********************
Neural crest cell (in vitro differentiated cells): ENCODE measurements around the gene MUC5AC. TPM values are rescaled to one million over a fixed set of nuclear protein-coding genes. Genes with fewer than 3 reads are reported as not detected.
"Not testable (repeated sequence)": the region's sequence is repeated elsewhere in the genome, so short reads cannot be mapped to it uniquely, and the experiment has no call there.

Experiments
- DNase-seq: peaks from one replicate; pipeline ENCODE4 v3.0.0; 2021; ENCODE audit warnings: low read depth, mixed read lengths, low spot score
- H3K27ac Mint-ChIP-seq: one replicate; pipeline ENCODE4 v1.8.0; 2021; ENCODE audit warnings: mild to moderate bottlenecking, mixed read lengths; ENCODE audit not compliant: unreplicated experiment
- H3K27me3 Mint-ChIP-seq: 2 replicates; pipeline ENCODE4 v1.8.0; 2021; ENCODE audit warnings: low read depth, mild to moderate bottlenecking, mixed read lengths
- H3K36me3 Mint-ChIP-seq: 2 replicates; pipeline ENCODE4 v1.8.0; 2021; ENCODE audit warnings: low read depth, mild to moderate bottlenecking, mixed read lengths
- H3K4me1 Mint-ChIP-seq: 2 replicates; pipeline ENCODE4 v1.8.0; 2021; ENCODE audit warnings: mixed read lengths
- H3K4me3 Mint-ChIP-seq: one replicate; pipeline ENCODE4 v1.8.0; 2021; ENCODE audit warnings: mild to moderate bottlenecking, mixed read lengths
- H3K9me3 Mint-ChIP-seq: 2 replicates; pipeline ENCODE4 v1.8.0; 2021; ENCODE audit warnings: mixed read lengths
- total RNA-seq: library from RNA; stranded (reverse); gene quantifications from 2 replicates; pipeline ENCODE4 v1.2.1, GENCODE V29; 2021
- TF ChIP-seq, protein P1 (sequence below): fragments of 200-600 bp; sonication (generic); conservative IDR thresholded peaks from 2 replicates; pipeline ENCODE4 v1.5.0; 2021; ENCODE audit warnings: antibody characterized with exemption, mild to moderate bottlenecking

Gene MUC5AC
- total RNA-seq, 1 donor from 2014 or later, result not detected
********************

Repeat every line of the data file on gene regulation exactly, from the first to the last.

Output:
Neural crest cell (in vitro differentiated cells): ENCODE measurements around the gene MUC5AC. TPM values are rescaled to one million over a fixed set of nuclear protein-coding genes. Genes with fewer than 3 reads are reported as not detected.
"Not testable (repeated sequence)": the region's sequence is repeated elsewhere in the genome, so short reads cannot be mapped to it uniquely, and the experiment has no call there.

Experiments
- DNase-seq: peaks from one replicate; pipeline ENCODE4 v3.0.0; 2021; ENCODE audit warnings: low read depth, mixed read lengths, low spot score
- H3K27ac Mint-ChIP-seq: one replicate; pipeline ENCODE4 v1.8.0; 2021; ENCODE audit warnings: mild to moderate bottlenecking, mixed read lengths; ENCODE audit not compliant: unreplicated experiment
- H3K27me3 Mint-ChIP-seq: 2 replicates; pipeline ENCODE4 v1.8.0; 2021; ENCODE audit warnings: low read depth, mild to moderate bottlenecking, mixed read lengths
- H3K36me3 Mint-ChIP-seq: 2 replicates; pipeline ENCODE4 v1.8.0; 2021; ENCODE audit warnings: low read depth, mild to moderate bottlenecking, mixed read lengths
- H3K4me1 Mint-ChIP-seq: 2 replicates; pipeline ENCODE4 v1.8.0; 2021; ENCODE audit warnings: mixed read lengths
- H3K4me3 Mint-ChIP-seq: one replicate; pipeline ENCODE4 v1.8.0; 2021; ENCODE audit warnings: mild to moderate bottlenecking, mixed read lengths
- H3K9me3 Mint-ChIP-seq: 2 replicates; pipeline ENCODE4 v1.8.0; 2021; ENCODE audit warnings: mixed read lengths
- total RNA-seq: library from RNA; stranded (reverse); gene quantifications from 2 replicates; pipeline ENCODE4 v1.2.1, GENCODE V29; 2021
- TF ChIP-seq, protein P1 (sequence below): fragments of 200-600 bp; sonication (generic); conservative IDR thresholded peaks from 2 replicates; pipeline ENCODE4 v1.5.0; 2021; ENCODE audit warnings: antibody characterized with exemption, mild to moderate bottlenecking

Gene MUC5AC
- total RNA-seq, 1 donor from 2014 or later, result not detected